Mobilization of SR Ca2 Stores by Hypoxia in Pulmonary Artery Smooth Muscle

Our findings are consistent with the view that hypoxia mobilizes smooth muscle SR Ca2+ stores by at least two discrete mechanisms, and thereby initiates

HPV. The initial transient constriction of isolated pulmonary arteries by hypoxia (component 1), appears to be mediated by metabolic inhibition of an SR Ca2+ ATPase (SERCA) subtype that serves the peripheral SR proximal to the plasma membrane, or by an as yet unidentified mechanism. In marked contrast, we have provided strong evidence to support our assertion that maintained smooth muscle constriction by hypoxia (component 2) is mediated by sustained Ca2+ release from a central SR compartment. And that this results from, at least in part, activation of ryanodine receptors (RyRs) by cyclic adenosine diphosphate-ribose (cADPR), a Ca2+ mobilizing messenger derived from P-NAD+ (55).

Figure 1. Three components of HPV, the distribution of the enzyme activities for cADPR production and metabolism in pulmonary versus systemic arteries, and increased cADPR accumulation in pulmonary arteries by hypoxia. A: Three components of constriction by hypoxia of isolated pulmonary arteries; 1, cADPR-independent SR Ca2+ release in the smooth muscle; 2, cADPR-dependent SR Ca2+ release in the smooth muscle; 3, release of an endothelium-derived vasoconstrictor, B and C: Synthesis of cADPR from p-NAD+ (B) and metabolism of cADPR (C) in smooth muscle homogenates from a series of pulmonary (PA) and mesenteric (MA) arteries. D: Relative cADPR levels in 2nd and 3rd order branches of the pulmonary artery, respectively, during normoxia (Nor) and hypoxia (Hyp).

Figure 1. Three components of HPV, the distribution of the enzyme activities for cADPR production and metabolism in pulmonary versus systemic arteries, and increased cADPR accumulation in pulmonary arteries by hypoxia. A: Three components of constriction by hypoxia of isolated pulmonary arteries; 1, cADPR-independent SR Ca2+ release in the smooth muscle; 2, cADPR-dependent SR Ca2+ release in the smooth muscle; 3, release of an endothelium-derived vasoconstrictor, B and C: Synthesis of cADPR from p-NAD+ (B) and metabolism of cADPR (C) in smooth muscle homogenates from a series of pulmonary (PA) and mesenteric (MA) arteries. D: Relative cADPR levels in 2nd and 3rd order branches of the pulmonary artery, respectively, during normoxia (Nor) and hypoxia (Hyp).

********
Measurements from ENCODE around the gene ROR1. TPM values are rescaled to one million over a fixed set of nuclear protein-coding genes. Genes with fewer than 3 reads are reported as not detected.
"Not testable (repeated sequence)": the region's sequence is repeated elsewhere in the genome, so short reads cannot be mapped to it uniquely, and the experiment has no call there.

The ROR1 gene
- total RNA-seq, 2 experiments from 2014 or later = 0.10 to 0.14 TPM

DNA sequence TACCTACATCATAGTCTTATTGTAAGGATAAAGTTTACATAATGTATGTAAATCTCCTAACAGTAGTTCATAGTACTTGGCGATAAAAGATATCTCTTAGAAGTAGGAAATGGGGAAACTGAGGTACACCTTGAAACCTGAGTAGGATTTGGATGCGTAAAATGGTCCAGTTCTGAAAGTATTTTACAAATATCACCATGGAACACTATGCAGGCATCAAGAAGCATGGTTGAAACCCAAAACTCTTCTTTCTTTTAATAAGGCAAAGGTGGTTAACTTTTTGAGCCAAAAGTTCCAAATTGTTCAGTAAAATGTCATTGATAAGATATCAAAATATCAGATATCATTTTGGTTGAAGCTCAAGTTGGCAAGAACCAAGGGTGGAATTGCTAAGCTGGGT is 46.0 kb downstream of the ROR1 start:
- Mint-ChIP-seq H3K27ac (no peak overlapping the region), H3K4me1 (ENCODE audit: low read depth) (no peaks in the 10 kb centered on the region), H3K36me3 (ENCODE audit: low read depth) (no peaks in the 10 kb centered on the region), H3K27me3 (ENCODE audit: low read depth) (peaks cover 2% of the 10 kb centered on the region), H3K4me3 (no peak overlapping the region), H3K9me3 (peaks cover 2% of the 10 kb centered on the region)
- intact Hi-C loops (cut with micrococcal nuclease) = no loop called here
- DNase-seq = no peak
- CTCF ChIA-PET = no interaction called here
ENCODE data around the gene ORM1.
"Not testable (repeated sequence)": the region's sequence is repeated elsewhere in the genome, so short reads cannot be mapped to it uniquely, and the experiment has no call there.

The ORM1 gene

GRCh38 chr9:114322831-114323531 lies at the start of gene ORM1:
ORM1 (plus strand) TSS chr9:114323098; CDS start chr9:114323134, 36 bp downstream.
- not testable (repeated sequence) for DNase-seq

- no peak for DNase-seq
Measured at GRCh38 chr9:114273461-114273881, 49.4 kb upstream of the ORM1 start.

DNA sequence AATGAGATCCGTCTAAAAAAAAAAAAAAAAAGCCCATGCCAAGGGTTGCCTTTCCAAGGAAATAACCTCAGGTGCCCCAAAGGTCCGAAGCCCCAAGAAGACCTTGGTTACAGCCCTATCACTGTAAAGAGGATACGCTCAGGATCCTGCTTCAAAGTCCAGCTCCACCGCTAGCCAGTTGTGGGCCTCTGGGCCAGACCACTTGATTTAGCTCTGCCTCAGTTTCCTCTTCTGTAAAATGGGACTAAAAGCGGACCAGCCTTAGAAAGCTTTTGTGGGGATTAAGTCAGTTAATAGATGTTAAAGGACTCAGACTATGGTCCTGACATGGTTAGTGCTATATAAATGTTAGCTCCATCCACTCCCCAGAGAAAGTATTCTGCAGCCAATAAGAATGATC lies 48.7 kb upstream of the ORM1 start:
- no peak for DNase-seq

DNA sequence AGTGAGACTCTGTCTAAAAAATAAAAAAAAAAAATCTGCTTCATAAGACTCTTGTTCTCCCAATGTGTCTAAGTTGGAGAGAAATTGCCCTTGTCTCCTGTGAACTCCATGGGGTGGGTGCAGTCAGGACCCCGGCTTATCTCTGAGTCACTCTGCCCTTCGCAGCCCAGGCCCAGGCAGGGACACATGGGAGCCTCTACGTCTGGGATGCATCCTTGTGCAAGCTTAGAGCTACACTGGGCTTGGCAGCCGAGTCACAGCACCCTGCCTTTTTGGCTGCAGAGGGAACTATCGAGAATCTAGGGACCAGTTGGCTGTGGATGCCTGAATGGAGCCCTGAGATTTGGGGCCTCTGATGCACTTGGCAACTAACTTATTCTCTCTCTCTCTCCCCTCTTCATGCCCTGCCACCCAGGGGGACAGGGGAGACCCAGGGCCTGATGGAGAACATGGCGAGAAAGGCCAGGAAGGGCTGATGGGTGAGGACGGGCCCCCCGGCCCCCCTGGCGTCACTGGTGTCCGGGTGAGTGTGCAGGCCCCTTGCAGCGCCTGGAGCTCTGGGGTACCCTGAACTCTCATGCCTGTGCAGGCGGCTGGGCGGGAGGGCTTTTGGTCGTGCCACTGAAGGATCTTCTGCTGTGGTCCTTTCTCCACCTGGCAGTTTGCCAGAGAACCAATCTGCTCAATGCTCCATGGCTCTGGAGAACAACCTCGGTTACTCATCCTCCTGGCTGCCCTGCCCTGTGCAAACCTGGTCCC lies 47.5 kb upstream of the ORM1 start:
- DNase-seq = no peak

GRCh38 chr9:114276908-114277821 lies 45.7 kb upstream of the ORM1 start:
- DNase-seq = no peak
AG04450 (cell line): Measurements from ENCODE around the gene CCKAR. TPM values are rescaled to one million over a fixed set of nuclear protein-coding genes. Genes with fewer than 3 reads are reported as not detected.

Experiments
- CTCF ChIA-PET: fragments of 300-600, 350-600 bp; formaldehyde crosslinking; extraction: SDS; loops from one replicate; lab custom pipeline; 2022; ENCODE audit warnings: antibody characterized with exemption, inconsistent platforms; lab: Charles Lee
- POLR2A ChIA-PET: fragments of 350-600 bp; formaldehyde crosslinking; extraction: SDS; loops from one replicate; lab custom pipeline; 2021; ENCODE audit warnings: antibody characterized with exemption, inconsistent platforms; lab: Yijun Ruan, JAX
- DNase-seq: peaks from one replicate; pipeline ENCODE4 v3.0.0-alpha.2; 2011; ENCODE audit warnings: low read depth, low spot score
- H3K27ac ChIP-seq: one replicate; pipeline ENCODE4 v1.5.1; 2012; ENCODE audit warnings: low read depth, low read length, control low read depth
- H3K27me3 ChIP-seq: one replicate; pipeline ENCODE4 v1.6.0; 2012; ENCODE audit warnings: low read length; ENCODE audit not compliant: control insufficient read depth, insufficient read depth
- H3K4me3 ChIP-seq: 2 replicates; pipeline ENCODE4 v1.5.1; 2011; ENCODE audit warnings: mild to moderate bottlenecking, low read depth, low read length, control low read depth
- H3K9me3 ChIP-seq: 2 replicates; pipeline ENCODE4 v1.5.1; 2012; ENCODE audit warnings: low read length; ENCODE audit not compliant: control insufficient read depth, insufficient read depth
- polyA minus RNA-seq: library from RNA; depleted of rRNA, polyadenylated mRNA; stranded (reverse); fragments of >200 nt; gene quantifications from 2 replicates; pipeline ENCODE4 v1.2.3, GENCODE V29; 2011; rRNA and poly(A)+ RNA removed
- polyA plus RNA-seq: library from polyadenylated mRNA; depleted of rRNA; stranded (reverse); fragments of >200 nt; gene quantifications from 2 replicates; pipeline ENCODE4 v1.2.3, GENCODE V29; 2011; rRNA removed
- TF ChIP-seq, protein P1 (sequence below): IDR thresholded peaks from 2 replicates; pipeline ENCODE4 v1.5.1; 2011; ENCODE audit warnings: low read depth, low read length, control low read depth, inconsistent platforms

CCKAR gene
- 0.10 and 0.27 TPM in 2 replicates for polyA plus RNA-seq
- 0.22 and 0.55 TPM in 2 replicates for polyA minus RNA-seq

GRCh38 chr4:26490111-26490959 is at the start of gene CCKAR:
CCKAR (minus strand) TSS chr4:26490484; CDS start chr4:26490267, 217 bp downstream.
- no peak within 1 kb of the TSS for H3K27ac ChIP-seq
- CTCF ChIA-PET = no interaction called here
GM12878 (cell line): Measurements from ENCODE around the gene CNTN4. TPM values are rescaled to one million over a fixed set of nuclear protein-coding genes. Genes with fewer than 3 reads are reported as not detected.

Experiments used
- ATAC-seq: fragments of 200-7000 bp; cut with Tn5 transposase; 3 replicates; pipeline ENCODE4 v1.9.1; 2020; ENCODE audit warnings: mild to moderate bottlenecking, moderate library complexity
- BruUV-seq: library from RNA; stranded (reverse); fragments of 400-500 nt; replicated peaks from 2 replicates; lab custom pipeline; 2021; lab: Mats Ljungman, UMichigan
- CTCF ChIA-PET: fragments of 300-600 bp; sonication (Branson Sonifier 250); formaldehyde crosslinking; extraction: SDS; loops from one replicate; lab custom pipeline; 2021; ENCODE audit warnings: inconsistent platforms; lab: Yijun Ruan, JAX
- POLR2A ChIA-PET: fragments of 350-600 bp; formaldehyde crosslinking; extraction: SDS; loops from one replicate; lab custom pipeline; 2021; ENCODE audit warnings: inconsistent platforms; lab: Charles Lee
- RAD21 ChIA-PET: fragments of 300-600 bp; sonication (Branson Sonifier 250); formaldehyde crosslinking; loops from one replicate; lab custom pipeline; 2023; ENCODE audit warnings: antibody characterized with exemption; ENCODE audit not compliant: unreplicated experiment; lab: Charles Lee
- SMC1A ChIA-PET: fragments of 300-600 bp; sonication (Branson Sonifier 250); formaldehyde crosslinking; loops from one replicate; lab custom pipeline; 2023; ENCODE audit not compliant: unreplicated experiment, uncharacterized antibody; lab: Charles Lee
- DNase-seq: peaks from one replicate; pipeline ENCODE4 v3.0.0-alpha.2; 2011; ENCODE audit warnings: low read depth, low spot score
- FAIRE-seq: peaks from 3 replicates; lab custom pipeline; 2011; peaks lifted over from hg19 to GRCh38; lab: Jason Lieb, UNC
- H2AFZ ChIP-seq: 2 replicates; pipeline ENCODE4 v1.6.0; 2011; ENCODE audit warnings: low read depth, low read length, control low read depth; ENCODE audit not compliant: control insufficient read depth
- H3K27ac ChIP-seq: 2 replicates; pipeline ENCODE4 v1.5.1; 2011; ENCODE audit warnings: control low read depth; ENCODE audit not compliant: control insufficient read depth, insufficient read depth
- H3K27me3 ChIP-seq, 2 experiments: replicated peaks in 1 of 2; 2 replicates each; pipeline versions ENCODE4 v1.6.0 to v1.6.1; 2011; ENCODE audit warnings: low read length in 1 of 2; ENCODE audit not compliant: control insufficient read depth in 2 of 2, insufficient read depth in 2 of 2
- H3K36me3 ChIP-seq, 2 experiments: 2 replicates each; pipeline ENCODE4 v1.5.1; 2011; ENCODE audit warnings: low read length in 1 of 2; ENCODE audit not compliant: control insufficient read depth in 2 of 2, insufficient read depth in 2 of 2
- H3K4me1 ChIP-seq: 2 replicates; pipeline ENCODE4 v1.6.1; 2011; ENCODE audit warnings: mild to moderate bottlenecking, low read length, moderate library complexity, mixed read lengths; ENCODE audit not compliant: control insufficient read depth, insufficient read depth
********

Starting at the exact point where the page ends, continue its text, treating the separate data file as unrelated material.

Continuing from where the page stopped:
Our findings therefore suggest that cADPR accumulation by hypoxia represents one of a number of diverging processes that may or may not be of primary importance to the regulation of a given type of02-sensing cell. This is clear from the finding that cADPR does not appear to play a primary role in mediating the initial transient constriction of pulmonary artery smooth muscle by hypoxia, or in mediating vasoconstrictor release by hypoxia from the pulmonary artery endothelium (see Chapter 6 and 12). Thus, regulation by hypoxia of cADPR accumulation likely represents a point of bifurcation in the proposed 02-sensitive signaling cascade within pulmonary artery smooth muscle. We will proceed, therefore, with the premise that a common metabolic signaling pathway exists in all cells, and that this may promote, among other events, cADPR accumulation by hypoxia in a manner dependent on the "metabolic setting" of a given cell. If this is the case, identification of the precise mechanism by which hypoxia regulates cADPR synthesis will lead us to the identification of the "primary metabolic sensor" and "primary effector", respectively, in 02-sensing cells.

Was this article helpful?

0 0
Reducing Blood Pressure Naturally

Reducing Blood Pressure Naturally

Do You Suffer From High Blood Pressure? Do You Feel Like This Silent Killer Might Be Stalking You? Have you been diagnosed or pre-hypertension and hypertension? Then JOIN THE CROWD Nearly 1 in 3 adults in the United States suffer from High Blood Pressure and only 1 in 3 adults are actually aware that they have it.

Get My Free Ebook


Post a comment